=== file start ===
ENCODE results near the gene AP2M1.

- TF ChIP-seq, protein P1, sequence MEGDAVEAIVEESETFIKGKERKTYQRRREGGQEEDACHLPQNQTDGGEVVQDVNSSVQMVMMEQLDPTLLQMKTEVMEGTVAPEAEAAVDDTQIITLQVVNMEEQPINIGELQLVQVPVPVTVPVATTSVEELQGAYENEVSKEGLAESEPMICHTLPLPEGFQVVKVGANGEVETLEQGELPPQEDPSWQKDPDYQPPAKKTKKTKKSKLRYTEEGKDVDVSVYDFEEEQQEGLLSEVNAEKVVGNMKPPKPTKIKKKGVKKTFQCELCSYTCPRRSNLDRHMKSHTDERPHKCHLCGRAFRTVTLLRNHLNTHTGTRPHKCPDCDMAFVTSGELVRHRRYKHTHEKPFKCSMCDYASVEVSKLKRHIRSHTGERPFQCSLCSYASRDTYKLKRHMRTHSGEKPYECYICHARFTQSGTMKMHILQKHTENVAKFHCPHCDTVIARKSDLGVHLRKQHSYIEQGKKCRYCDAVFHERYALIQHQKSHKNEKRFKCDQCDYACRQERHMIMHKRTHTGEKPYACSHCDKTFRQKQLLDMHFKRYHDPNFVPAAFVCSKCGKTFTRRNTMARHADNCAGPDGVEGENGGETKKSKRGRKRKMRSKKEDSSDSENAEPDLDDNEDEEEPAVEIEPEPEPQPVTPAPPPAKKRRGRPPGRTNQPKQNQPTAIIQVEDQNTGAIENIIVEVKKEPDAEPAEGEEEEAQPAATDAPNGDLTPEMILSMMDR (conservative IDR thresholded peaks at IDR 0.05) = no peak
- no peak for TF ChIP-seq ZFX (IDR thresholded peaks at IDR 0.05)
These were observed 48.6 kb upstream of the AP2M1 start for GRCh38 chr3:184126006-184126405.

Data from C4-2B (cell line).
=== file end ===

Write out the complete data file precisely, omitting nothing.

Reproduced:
ENCODE results near the gene AP2M1.

- TF ChIP-seq, protein P1, sequence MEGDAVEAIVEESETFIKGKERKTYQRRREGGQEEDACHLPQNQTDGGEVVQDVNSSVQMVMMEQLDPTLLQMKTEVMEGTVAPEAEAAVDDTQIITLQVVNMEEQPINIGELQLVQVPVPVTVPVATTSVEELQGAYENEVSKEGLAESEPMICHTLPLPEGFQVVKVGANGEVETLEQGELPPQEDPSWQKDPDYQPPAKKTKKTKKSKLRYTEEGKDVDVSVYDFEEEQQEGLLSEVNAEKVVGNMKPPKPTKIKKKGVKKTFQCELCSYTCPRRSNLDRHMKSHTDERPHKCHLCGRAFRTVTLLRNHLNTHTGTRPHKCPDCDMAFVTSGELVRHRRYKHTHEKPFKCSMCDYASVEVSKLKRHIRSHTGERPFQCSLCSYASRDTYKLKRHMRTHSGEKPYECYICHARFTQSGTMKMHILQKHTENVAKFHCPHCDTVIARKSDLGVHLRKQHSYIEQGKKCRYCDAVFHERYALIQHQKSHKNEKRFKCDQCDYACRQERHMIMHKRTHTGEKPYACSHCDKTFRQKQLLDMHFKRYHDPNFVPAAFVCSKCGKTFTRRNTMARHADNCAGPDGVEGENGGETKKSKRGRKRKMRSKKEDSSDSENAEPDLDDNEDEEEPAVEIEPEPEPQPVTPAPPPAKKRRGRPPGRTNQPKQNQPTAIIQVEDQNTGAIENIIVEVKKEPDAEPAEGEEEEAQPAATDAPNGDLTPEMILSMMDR (conservative IDR thresholded peaks at IDR 0.05) = no peak
- no peak for TF ChIP-seq ZFX (IDR thresholded peaks at IDR 0.05)
These were observed 48.6 kb upstream of the AP2M1 start for GRCh38 chr3:184126006-184126405.

Data from C4-2B (cell line).